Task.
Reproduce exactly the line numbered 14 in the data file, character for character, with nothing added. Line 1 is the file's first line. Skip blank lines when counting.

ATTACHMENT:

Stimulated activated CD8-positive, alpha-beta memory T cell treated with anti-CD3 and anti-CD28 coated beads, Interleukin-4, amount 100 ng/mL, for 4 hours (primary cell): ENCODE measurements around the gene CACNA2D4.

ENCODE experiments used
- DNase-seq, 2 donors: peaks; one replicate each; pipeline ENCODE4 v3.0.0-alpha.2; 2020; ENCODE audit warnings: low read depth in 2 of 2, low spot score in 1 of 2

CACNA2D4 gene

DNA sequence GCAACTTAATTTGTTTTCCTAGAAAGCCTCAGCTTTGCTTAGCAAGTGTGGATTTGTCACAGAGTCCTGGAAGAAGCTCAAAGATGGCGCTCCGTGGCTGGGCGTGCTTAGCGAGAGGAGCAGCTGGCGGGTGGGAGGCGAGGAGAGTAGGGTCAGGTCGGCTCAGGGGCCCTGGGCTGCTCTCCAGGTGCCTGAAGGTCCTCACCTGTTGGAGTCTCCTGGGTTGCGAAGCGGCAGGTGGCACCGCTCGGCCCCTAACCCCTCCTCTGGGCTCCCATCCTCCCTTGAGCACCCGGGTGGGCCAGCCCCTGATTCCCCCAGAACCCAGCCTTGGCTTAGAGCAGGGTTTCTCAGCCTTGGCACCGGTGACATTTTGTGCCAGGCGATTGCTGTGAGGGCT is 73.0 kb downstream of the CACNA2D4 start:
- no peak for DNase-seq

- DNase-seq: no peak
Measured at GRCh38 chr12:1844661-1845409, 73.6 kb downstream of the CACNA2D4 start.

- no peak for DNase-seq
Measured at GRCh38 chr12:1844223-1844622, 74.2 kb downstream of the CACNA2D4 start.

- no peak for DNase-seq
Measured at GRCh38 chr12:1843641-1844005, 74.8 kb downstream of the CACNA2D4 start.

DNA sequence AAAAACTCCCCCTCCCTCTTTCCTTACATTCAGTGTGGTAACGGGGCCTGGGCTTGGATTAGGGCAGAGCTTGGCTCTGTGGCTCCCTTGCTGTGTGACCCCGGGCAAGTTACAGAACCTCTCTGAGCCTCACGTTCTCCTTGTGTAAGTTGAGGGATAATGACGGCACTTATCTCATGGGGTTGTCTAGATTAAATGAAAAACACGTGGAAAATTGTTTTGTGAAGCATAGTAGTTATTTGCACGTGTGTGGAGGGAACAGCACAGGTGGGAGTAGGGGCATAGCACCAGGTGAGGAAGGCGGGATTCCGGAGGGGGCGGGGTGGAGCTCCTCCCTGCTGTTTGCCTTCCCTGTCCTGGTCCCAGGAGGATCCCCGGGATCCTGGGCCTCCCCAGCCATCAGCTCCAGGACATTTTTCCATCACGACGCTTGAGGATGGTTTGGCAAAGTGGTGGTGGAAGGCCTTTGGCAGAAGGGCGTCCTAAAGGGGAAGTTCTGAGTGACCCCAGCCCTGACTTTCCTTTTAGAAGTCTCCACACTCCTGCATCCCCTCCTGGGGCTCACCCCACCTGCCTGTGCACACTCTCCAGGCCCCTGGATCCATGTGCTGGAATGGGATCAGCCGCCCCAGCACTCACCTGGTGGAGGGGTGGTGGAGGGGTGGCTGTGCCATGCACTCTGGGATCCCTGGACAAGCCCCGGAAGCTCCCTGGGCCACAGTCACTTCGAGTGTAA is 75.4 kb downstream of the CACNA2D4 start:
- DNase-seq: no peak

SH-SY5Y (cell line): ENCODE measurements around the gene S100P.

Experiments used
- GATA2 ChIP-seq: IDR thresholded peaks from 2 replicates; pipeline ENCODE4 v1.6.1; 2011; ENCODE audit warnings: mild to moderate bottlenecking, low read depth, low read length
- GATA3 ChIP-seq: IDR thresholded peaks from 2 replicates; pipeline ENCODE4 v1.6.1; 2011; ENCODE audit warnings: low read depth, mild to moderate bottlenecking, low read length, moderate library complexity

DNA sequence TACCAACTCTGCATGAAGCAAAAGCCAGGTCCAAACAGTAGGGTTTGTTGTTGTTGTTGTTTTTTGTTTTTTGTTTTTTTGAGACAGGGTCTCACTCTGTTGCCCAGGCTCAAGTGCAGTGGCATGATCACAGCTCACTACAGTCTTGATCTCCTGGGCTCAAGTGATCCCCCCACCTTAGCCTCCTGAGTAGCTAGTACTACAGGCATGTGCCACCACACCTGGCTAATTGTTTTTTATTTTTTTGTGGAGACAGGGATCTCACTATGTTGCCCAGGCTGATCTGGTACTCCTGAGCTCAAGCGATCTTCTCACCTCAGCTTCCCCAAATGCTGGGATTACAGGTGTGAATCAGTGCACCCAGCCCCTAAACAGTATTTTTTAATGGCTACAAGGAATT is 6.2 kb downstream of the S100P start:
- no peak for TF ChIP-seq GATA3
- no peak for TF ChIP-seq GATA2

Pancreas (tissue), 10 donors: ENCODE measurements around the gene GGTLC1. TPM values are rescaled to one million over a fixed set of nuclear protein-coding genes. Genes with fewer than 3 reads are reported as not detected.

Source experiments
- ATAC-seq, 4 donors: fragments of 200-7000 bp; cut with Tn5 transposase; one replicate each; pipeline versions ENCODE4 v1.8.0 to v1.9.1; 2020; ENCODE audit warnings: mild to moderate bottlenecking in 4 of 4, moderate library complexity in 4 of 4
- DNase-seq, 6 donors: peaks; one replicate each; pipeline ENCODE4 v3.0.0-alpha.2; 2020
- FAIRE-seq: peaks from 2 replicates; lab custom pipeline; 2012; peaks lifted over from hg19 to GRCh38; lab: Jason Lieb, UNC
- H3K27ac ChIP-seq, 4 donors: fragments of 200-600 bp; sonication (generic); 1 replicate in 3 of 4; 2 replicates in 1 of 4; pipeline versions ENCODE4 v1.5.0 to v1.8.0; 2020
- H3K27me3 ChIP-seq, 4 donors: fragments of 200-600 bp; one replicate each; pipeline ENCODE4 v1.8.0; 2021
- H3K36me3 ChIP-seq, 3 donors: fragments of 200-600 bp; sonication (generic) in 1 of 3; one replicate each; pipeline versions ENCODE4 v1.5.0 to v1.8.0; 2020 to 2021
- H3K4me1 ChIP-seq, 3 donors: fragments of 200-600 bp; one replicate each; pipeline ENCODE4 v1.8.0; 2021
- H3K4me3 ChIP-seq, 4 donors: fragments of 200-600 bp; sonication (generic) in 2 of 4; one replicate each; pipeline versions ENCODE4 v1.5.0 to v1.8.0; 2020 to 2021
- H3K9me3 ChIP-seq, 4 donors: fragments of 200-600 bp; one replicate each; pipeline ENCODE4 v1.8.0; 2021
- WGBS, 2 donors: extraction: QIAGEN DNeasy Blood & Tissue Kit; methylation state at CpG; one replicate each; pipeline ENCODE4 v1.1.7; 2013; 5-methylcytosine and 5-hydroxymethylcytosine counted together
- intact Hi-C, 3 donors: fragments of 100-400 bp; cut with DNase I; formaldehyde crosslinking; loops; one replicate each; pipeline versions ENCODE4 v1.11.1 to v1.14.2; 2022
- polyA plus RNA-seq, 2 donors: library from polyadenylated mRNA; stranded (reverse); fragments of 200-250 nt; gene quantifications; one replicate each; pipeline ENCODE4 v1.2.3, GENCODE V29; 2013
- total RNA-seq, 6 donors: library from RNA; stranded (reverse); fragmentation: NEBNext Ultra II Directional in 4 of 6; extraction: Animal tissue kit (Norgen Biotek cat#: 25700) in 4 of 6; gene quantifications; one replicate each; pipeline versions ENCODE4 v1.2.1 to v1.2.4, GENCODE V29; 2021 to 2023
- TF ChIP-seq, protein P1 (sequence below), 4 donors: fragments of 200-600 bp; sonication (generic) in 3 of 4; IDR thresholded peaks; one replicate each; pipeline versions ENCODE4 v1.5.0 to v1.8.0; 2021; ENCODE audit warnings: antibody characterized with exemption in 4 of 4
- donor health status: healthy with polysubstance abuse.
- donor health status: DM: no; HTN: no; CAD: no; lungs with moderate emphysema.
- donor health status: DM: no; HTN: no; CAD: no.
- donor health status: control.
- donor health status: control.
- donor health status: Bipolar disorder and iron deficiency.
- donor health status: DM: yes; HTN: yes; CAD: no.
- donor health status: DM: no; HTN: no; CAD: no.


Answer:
- DNase-seq: no peak